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In this episode, hosts discuss the FDA clearance of the Omnipod 5 App for iPhones and a pair of studies examining use of automated insulin delivery systems.
Although those in the diabetes community has witnessed an avalanche of advances in management in recent decades, few have held the same promise, and captivated clinicians in the same fashion as automated insulin delivery systems.
In this special edition episode of Diabetes Dialogue: Technology, Therapeutics, & Real-World Perspectives, hosts Diana Isaacs, PharmD, an endocrine clinical pharmacist, director of Education and Training in Diabetes Technology, and codirector of Endocrine Disorders in Pregnancy at the Cleveland Clinic, and Natalie Bellini, DNP, program director of Diabetes Technology at University Hospitals Diabetes and Metabolic Care Center, discuss recent news in the world of automated insulin delivery. Hosts also spend time sharing perspective on the impact of the recent US Food and Drug Administration clearance of the Omnipod 5 App for iPhone.
See below for a brief overview of the studies discussed in this episode.
Presented at the 2023 European Association for the Study of Diabetes (EASD) Meeting and simultaneously published in the New England Journal of Medicine, the AiDapt study was an open-label, multicenter, randomized, controlled trial comparing automated hybrid closed-loop insulin delivery against continuing standard intensive insulin therapy, with both groups using continuous glucose monitoring, in pregnant women. The trial randomized 124 participants, with a mean age of 31.1 (Standard Deviation [SD], 5.3) years and a mean baseline HbA1c of 7.7% (SD, 1.2%).1
Upon analysis, results suggested the mean percentage of time in the target range of 63 to 140 mg/dL was 68.2% (SD, 10.5) in the closed-loop group and 55.6% (SD, 12.5) in the standard-care group (mean adjusted difference, 10.5 percentage points; 95% Confidence Interval [CI], 7.0 to 14.0; P < .001). Investigators noted no unanticipated safety problems occurred during pregnancy with use of closed-lop therapy and no differences were observed between groups with regard to number of preterm births, birth weight, neonatal complications, or admissions to the neonatal intensive care unit.1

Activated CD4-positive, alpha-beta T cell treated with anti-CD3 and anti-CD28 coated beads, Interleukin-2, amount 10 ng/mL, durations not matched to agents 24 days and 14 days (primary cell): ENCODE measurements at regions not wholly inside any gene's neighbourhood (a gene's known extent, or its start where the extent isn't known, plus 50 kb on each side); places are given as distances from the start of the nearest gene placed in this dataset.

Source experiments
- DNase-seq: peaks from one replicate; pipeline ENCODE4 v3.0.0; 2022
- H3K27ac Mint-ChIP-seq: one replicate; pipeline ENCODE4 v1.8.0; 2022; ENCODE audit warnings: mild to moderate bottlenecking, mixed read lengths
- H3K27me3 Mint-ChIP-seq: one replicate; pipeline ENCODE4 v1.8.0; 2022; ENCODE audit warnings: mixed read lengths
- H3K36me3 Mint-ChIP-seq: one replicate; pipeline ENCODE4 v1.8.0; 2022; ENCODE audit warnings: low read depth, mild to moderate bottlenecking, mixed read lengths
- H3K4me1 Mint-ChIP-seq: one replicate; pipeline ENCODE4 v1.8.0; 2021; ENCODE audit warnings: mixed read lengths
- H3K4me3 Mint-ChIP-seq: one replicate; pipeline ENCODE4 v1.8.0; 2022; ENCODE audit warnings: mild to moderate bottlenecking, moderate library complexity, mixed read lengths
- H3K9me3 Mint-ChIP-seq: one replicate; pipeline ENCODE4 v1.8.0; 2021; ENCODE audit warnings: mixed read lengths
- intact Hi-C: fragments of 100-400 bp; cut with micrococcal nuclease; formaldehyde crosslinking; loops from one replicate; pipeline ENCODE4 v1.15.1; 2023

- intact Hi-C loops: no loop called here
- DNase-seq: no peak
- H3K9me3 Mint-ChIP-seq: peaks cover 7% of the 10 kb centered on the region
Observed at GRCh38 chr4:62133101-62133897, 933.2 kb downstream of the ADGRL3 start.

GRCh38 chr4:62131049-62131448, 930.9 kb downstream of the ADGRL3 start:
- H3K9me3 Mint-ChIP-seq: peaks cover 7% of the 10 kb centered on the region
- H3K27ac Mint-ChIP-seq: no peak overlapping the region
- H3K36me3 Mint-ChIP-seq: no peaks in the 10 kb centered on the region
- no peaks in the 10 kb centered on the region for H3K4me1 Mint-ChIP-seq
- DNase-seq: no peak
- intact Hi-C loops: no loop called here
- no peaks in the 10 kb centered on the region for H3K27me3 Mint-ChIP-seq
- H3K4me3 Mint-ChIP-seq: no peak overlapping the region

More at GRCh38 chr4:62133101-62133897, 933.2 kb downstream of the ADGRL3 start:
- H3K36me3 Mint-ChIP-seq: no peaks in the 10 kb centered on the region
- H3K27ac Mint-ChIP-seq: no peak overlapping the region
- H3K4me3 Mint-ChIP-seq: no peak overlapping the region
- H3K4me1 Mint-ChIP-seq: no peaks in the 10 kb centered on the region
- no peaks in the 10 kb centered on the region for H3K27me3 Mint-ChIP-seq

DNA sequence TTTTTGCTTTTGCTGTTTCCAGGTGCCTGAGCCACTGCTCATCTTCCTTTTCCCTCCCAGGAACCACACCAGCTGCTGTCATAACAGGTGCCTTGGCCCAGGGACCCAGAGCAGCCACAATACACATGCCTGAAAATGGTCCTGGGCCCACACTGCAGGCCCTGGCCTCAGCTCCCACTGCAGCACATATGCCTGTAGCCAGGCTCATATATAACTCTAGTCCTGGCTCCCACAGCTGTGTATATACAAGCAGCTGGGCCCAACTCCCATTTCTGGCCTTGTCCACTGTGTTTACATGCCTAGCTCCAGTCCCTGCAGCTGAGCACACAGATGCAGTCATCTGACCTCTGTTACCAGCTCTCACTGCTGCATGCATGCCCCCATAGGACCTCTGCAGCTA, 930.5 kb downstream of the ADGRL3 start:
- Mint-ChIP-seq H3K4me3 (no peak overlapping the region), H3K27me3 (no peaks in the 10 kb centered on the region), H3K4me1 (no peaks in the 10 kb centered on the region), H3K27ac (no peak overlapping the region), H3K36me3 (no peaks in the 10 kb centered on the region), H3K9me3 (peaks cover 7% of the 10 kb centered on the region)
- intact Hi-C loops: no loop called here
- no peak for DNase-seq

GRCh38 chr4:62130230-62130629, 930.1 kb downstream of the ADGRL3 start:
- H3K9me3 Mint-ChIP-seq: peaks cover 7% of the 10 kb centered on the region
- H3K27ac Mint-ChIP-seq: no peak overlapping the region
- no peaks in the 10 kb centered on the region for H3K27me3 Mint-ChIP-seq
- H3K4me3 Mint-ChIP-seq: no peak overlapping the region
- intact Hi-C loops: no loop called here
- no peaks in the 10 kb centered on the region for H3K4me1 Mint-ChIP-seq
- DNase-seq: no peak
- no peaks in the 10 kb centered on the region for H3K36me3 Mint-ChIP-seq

The second study discussed by Isaacs and Bellini, which was also presented at EASD 2023, examined the effects of automated insulin delivery with the MiniMed 780G on ability to achieve time in tighter range using real-world data uploaded from August 2020 to December 2022 by de-identified users. In the study, time in tighter range was described as 70 to 140 mg/dL.2
Investigators used univariate and multivariable models to identify glycemic metrics, demographics and system characteristics associated with increased time in tighter range post-AHCL initiation, and associated with increased time in range post-AHCL initiation. Results of the study, which included 15,348 individuals, indicated users of the MiniMed 780G system on achieved a time in tighter range of 48.9%, with this figure growing to 56.1% when recommended settings were used.2
Relevant disclosures for Dr. Isaacs include Eli Lilly and Company, Novo Nordisk, Sanofi, Abbott Diabetes Care, Dexcom, Medtronic, and others. Relevant disclosures for Dr. Bellini include Abbott Diabetes Care, MannKind, Provention Bio, and others.